Ashcroft: Patriot Act a Turning Point
Ashcroft: Patriot Act a Turning Point
Aug. 20, 2003
WASHINGTON (AP) _ The USA Patriot Act will be seen as a turning point in the war against terrorism, Attorney General John Ashcroft says, launching a nationwide campaign to counter criticism that the law undermines civil liberties and the Constitution.
``We have used these tools to prevent terrorists from unleashing more death and destruction on our soil,'' Ashcroft said in a speech Tuesday at the American Enterprise Institute, a conservative Washington think tank. ``We have used these tools to provide the security that ensures liberty.''
Ashcroft was appearing Wednesday in Philadelphia to reinforce the message, part of a monthlong tour of more than a dozen cities that includes Cleveland later Wednesday and Detroit and Des Moines, Iowa on Thursday.
Quoting Abraham Lincoln and Winston Churchill in his Tuesday speech, Ashcroft compared the law passed six weeks after the 2001 attacks to such great historical events as the Civil War's Battle of Gettysburg and U.S. aid that bolstered Great Britain in the early days of the struggle against Nazi Germany.
Critics scoffed, contending that the campaign is a sign of growing public skepticism about the Patriot Act.
``Although the Department of Justice is understandably reluctant to admit it, the real significance of this road show is that is shows the Patriot Act is becoming a kitchen table issue,'' said Laura Murphy, director of the Washington office of the American Civil Liberties Union.
The Patriot Act expanded government surveillance capabilities, toughened criminal penalties for terrorists and removed a legal barrier that for years prevented intelligence agencies and criminal investigators and prosecutors from sharing information.
To critics, the law has opened the door to greater government snooping, weakened constitutional protections against searches and seizures, and subjected to FBI scrutiny more records and documents, such as those held by libraries and businesses.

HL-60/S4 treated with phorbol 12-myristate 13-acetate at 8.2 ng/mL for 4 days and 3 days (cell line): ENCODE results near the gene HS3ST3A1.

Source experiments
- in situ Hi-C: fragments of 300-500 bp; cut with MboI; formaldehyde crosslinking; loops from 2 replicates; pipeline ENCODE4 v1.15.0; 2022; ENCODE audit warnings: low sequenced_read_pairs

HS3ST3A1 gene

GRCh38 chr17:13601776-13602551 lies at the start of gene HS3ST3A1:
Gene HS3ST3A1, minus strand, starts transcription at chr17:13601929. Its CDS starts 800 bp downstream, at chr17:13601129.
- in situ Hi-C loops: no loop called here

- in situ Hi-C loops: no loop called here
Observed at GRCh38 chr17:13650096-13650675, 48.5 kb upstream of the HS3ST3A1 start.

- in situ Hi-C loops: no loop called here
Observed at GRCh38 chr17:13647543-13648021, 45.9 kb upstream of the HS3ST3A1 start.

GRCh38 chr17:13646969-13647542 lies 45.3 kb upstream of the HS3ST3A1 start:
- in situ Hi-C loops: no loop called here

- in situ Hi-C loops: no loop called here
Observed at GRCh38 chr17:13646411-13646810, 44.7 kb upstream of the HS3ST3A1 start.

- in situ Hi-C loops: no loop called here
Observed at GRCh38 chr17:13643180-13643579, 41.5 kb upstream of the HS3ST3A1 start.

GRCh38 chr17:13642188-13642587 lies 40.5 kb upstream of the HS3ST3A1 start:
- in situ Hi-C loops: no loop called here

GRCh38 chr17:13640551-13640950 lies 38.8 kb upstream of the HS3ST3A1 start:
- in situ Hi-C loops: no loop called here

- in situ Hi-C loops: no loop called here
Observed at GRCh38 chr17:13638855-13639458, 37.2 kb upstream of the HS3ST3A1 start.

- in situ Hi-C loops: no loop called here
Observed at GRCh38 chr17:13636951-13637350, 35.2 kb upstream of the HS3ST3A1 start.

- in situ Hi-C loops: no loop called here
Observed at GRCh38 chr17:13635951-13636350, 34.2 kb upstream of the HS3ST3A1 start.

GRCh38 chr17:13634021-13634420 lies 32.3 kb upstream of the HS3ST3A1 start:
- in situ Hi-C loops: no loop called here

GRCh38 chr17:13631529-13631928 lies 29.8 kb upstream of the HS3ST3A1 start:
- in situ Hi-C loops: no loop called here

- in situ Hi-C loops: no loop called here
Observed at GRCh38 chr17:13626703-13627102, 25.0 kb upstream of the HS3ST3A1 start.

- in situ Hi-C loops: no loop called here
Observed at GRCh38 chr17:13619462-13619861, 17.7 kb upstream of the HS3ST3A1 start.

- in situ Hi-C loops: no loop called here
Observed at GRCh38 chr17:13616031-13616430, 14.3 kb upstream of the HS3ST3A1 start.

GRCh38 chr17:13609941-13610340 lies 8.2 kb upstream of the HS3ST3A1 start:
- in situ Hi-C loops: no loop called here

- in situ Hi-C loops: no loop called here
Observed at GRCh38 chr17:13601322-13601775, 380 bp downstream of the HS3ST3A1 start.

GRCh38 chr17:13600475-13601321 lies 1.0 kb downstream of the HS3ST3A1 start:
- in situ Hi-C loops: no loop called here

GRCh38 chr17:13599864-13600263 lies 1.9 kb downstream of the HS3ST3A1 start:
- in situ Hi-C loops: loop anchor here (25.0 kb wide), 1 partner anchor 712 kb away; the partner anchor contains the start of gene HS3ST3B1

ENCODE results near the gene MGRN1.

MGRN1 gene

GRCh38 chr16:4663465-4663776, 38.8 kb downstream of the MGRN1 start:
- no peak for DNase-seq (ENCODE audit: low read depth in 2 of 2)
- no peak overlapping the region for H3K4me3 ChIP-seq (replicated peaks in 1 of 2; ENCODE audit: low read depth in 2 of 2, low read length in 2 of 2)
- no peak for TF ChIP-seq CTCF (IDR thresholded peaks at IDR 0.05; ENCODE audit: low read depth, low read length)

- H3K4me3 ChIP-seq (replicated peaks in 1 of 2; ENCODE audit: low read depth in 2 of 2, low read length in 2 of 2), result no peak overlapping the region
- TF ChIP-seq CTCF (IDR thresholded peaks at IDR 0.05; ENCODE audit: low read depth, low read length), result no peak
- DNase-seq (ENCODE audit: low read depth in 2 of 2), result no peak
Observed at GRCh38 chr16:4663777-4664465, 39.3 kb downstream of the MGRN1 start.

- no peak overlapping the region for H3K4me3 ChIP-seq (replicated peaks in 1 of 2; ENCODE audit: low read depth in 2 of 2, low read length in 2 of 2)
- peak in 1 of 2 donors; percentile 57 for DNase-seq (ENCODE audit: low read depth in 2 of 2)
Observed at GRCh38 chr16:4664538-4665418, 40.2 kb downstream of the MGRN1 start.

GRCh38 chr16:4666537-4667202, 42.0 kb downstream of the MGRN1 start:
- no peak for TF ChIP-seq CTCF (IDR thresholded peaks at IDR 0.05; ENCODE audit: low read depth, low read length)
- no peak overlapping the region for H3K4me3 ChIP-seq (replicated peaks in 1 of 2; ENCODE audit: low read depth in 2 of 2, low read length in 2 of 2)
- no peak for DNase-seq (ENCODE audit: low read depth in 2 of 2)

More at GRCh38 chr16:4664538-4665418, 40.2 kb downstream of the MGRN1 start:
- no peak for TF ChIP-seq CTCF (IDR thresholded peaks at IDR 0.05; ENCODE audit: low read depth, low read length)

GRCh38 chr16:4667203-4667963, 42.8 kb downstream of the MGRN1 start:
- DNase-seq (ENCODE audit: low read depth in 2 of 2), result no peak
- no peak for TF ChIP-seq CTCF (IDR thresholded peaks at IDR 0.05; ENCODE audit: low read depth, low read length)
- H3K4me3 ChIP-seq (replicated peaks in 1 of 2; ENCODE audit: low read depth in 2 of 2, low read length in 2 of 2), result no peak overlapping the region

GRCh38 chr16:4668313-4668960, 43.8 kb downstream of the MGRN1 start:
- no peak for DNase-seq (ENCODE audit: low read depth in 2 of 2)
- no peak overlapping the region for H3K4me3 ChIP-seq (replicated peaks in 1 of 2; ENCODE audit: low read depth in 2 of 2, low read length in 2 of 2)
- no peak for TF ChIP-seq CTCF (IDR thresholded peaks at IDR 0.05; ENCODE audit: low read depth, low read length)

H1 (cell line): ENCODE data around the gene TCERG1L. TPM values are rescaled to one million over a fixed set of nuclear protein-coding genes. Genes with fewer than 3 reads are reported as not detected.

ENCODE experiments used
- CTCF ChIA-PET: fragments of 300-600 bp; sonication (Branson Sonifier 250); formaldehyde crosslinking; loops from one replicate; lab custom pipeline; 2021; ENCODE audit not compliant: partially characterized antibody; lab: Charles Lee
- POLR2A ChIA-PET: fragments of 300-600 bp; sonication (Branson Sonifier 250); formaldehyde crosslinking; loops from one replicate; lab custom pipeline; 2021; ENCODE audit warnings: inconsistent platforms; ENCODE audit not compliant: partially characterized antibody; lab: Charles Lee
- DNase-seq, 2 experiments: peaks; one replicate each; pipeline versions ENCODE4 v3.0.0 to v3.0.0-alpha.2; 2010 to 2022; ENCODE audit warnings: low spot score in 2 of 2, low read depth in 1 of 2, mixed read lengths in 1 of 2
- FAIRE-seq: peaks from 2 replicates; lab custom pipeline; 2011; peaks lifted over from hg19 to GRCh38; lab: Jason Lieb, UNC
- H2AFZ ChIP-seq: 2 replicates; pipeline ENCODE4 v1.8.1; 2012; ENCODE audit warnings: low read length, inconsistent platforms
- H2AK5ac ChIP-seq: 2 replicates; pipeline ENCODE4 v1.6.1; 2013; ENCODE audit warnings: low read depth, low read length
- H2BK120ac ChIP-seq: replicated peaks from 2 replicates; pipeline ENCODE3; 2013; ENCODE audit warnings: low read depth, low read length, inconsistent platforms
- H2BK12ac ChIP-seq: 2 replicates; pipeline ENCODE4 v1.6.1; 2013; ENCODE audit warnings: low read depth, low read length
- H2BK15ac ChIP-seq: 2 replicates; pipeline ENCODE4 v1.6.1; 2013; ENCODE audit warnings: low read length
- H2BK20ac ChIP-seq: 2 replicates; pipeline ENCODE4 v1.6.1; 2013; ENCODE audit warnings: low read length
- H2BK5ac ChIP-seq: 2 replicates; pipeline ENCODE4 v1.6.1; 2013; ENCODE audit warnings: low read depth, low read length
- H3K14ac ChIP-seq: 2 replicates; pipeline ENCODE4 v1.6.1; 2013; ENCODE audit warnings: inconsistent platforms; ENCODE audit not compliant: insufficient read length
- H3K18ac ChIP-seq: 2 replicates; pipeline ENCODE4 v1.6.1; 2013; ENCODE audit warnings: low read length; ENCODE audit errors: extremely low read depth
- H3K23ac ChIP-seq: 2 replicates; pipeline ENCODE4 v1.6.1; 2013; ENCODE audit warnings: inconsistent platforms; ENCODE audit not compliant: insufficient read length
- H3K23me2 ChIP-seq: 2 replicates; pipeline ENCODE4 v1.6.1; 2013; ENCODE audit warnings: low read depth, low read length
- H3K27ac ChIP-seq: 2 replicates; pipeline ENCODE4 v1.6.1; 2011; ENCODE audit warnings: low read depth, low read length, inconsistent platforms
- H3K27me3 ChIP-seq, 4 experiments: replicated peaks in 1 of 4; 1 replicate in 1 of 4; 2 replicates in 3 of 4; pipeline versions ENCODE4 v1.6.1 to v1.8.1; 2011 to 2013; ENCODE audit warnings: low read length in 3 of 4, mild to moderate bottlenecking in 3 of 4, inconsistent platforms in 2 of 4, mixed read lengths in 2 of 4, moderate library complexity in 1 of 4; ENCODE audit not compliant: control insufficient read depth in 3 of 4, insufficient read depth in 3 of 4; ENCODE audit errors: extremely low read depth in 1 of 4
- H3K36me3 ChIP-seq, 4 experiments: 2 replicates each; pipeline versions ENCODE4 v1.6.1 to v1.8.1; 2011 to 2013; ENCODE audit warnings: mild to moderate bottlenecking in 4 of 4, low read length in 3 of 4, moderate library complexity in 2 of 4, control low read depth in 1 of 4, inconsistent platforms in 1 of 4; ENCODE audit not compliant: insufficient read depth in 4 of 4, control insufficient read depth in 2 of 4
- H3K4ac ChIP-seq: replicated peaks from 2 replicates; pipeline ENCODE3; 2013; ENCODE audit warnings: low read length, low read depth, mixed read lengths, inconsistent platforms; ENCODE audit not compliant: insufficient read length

Legislators in Alaska, Hawaii and Vermont and more than 150 communities around the country have passed anti-Patriot Act measures. The Republican-led House, by an overwhelming margin, recently passed an amendment to restrict so-called ``sneak and peek'' searches that allow for the delayed notification of the search target. Some lawmakers want to accelerate the law's 2005 expiration date.
``There is a great deal of unease about how these new laws are being used,'' said Vermont Sen. Patrick Leahy, senior Democrat on the Judiciary Committee.
Ashcroft contends that Americans broadly support the Patriot Act, citing opinion polls and the lopsided votes in favor when the measure passed Congress in 2001. Justice Department officials say the opposition is being generated by a vocal minority that has spread false impressions of the law.
The Patriot Act, Ashcroft said, allows the government to ``anticipate, adapt and outthink our terrorist enemy. To abandon these tools would senselessly imperil American lives and American liberty, and ignore the lessons of Sept. 11.''
The recent congressional intelligence investigation into the failures that preceded the attacks is ``like a preamble'' to the Patriot Act, Ashcroft said. Among other things, that report cited lack of communication and cooperation between federal agencies such as the CIA and FBI and outmoded technology as reasons the government failed to ``connect the dots'' and possibly prevent the Sept. 11 attacks.
``If we knew then what we know now, we would have passed the Patriot Act six months before Sept. 11 rather than six weeks after the attacks,'' Ashcroft said.
The Justice Department campaign includes a special Internet site called ``Preserving Life and Liberty'' that starts with a quote from the Declaration of Independence. The site includes key provisions in the Patriot Act as well as its entire text, favorable quotes from politicians and selected positive stories about the law.
As part of the campaign, all 94 U.S. attorneys around the country are being encouraged to hold town hall-style events to discuss the Patriot Act and its role in preventing terror.
On the Net:
Justice Department Patriot Act site: http://www.lifeandliberty.gov
American Civil Liberties Union: http://www.aclu.org